Don't miss

Replay


LATEST SHOWS

MEDIAWATCH

Students blockade Paris schools to protest suspected police rape

Read more

ACROSS AFRICA

Displaced people in South Sudan suffer from untreated mental disorders

Read more

EYE ON AFRICA

Somalian President asks Al Shabaab to lay down their weapons

Read more

THE DEBATE

Borderline Politics: US-Mexico relations hit a wall (part 1)

Read more

THE DEBATE

Borderline Politics: US-Mexico relations hit a wall (part 2)

Read more

FOCUS

Arms race: Delegations eye lucrative deals at Abu Dhabi military fair

Read more

FRENCH CONNECTIONS

France's Salon de l'Agriculture: Celebrating a struggling sector

Read more

INSIDE THE AMERICAS

Brazil: Carnival in a time of crisis

Read more

ENCORE!

A long way from home: 'Lion' stars Nicole Kidman and Dev Patel hit the red carpet

Read more

Business Europe

France and Italy sign nuclear cooperation accord

Video by Florence VILLEMINOT

Latest update : 2009-02-25

On Tuesday, Italy took a first step towards returning to the use of atomic energy, by signing a nuclear cooperation accord with France. The agreement covers research, waste treatment and the construction of nuclear power plants.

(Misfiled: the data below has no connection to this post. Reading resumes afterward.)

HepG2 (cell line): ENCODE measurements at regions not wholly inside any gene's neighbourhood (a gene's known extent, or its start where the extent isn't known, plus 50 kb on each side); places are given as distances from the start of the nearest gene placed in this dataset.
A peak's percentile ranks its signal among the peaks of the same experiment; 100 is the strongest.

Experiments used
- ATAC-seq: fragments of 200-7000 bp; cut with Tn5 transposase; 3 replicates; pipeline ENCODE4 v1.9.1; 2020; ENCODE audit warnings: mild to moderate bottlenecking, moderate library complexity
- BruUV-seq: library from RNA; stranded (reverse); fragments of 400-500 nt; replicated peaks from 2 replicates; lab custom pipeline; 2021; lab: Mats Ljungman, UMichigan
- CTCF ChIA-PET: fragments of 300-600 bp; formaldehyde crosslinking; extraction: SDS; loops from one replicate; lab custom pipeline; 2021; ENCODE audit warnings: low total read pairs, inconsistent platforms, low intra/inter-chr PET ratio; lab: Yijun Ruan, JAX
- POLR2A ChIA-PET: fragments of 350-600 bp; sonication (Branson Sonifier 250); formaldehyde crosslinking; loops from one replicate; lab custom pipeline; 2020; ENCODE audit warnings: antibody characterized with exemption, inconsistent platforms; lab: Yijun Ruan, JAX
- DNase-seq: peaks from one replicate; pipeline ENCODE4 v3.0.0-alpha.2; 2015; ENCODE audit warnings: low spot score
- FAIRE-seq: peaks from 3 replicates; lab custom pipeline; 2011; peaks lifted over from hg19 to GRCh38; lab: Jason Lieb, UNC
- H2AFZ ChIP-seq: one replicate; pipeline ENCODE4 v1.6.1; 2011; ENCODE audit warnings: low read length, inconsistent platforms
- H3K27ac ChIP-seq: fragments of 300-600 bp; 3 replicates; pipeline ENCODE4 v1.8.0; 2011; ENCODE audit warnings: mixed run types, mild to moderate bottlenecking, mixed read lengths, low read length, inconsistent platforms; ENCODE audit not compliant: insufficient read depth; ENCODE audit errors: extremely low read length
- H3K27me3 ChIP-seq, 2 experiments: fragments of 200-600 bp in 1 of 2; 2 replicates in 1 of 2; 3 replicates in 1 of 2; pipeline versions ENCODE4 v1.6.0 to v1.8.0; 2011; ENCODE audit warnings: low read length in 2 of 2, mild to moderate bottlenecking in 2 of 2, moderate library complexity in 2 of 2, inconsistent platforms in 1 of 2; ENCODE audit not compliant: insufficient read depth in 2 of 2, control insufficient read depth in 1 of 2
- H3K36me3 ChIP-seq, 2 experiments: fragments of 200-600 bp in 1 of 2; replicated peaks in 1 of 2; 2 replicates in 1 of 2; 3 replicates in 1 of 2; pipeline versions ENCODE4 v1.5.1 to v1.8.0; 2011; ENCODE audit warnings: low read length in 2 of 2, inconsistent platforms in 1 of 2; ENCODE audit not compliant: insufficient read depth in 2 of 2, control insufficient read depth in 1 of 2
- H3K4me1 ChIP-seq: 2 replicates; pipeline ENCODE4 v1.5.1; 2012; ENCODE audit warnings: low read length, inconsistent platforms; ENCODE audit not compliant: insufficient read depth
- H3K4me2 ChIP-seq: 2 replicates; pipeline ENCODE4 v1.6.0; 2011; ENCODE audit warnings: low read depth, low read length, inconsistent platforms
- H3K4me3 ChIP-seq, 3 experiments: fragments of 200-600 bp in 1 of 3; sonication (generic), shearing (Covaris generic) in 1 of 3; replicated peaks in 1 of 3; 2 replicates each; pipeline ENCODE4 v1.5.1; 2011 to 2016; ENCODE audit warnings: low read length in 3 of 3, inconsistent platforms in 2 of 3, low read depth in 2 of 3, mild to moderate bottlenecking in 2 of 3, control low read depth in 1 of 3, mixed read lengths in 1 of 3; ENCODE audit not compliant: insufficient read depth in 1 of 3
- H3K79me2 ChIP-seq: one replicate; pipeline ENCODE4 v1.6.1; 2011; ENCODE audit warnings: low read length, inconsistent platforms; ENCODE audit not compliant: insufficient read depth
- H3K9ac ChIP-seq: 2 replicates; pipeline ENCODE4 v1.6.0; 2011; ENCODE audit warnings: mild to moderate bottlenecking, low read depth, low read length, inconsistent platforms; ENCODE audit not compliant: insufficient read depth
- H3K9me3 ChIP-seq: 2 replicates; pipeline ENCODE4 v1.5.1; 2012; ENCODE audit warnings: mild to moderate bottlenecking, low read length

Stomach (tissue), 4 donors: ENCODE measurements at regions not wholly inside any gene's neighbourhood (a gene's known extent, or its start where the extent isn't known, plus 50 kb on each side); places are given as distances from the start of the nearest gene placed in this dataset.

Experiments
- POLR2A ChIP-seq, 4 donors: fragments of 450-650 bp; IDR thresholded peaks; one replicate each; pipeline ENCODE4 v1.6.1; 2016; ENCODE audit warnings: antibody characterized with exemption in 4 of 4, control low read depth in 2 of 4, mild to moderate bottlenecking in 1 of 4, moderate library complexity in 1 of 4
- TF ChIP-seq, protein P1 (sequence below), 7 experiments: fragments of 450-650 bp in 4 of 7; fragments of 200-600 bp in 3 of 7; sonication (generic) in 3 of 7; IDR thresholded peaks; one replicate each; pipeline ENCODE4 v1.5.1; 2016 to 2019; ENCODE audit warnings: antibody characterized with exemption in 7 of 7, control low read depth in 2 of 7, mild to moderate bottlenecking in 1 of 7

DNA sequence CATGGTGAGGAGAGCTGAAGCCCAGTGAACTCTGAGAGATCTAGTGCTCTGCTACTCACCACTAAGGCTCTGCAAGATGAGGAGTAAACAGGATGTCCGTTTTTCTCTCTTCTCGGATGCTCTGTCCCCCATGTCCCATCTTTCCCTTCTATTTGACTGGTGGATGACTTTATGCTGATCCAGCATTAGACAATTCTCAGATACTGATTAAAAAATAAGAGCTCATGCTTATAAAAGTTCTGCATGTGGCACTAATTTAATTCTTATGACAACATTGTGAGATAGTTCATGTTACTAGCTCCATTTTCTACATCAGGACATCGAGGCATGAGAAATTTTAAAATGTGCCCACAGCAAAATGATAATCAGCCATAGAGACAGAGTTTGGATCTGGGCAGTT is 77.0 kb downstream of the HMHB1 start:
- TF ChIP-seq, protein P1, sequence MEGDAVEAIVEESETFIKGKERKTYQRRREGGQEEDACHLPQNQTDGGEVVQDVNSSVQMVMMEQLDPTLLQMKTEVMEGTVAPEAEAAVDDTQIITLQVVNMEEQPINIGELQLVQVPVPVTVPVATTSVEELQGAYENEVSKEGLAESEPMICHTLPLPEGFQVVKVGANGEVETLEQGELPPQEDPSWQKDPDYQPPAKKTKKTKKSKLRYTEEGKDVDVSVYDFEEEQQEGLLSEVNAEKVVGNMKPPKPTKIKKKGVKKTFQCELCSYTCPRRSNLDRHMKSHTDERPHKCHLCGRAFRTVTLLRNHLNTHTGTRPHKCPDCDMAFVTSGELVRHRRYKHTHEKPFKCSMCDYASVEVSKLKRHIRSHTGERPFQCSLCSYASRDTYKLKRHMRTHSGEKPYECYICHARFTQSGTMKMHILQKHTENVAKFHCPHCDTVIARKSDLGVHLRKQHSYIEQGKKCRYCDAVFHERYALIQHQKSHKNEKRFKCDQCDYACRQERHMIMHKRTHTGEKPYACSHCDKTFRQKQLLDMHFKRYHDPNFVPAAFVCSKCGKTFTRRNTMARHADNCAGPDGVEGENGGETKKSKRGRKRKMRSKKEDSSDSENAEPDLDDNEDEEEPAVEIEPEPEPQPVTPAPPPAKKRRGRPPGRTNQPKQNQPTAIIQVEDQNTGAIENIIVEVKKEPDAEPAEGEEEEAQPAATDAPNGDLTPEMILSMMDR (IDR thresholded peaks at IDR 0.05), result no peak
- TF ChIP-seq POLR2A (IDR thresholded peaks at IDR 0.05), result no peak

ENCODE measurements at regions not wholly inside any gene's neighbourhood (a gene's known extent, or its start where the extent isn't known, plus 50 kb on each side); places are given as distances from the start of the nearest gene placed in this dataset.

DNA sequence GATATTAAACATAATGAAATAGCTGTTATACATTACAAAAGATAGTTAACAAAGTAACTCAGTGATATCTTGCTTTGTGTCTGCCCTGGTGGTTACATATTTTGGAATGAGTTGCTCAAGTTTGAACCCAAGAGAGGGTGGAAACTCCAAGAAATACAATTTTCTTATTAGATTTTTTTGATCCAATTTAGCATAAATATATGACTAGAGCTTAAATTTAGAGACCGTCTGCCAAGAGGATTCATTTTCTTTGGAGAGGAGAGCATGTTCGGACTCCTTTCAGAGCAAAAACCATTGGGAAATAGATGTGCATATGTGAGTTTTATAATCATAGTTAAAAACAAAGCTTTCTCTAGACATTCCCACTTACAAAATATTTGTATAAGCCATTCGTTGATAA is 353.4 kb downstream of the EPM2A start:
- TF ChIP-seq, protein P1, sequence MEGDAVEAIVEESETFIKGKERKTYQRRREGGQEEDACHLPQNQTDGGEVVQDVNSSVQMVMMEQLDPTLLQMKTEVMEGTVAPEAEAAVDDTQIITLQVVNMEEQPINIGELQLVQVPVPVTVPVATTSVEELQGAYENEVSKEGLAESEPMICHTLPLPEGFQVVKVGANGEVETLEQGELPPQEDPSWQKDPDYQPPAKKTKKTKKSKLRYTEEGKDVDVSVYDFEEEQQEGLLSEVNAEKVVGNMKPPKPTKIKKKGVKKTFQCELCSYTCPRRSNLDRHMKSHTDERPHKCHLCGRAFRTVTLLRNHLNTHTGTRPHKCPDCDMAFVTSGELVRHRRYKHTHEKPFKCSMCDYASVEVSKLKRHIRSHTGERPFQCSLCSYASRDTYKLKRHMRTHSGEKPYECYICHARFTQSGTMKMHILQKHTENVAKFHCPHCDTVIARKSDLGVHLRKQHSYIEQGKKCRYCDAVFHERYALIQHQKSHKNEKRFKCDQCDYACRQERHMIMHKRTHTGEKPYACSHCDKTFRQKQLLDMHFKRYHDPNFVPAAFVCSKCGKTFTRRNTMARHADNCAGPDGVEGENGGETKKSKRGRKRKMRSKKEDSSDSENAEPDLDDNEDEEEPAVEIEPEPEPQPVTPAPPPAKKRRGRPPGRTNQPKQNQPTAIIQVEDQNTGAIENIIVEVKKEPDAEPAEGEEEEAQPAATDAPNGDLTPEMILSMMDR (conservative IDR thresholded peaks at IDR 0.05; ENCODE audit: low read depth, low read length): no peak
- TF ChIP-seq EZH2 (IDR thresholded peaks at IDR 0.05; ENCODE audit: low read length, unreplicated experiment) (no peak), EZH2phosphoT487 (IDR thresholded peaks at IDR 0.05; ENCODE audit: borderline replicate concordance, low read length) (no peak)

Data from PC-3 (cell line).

AFP - Italian Prime Minister Silvio Berlusconi and French President Nicolas Sarkozy signed a nuclear cooperation accord Tuesday as Italy took a first step toward returning to the use of atomic energy.

The agreement covers research and waste treatment as well as the construction of nuclear power plants.

Officials of the Italian and French power companies ENEL and EDF were to sign a partnership accord to build four third-generation EPR reactors in Italy, according to a source close to the dossier.

The Berlusconi government announced shortly after taking office in May 2008 that it would begin building nuclear power stations to solve the country's dependence on foreign oil and gas supplies.

It said it wanted to lay the first stone for a return to nuclear energy before the end of the current parliament in 2013.

The decision reversed a 20-year ban on nuclear power following a 1987 referendum in the aftermath of the nuclear disaster in Chernobyl, Ukraine, a year earlier.

The country's four nuclear plants operating at the time were shut down.

Although Italy has suffered occasional power shortages in recent years, due in part to problems with its electricity distribution network, a return to nuclear promises to be long and complicated, not least because of expected political and activist opposition.

Italy depends on foreign sources for 87 percent of its energy needs. Oil accounts for 43 percent and gas 36 percent of its energy use.
 

Date created : 2009-02-24

COMMENT(S)